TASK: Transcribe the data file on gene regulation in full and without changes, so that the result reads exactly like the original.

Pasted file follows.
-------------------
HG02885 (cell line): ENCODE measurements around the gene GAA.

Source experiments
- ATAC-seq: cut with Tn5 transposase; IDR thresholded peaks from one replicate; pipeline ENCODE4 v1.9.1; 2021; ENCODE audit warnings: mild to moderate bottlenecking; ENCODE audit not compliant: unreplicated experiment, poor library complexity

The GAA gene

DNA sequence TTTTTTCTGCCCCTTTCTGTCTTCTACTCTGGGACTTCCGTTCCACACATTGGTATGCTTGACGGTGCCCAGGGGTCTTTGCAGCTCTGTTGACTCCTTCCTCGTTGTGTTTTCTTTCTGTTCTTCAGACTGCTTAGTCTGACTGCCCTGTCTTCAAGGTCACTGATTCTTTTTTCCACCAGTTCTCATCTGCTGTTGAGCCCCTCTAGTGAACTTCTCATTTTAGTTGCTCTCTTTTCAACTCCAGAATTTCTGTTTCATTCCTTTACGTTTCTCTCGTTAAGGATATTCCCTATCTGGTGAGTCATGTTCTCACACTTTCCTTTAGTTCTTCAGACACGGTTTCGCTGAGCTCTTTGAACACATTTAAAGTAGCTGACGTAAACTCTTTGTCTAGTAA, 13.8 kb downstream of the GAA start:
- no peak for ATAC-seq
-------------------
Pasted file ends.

HG02885 (cell line): ENCODE measurements around the gene GAA.

Source experiments
- ATAC-seq: cut with Tn5 transposase; IDR thresholded peaks from one replicate; pipeline ENCODE4 v1.9.1; 2021; ENCODE audit warnings: mild to moderate bottlenecking; ENCODE audit not compliant: unreplicated experiment, poor library complexity

The GAA gene

DNA sequence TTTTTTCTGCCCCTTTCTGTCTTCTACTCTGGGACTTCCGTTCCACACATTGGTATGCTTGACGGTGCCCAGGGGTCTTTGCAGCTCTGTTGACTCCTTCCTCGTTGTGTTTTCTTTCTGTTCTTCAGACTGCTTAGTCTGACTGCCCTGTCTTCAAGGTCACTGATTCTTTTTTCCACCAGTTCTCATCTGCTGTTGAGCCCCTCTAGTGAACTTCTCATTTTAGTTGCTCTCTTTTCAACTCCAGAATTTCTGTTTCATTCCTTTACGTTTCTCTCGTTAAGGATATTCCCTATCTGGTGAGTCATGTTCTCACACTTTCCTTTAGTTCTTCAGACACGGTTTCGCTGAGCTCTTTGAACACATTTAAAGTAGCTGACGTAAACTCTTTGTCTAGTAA, 13.8 kb downstream of the GAA start:
- no peak for ATAC-seq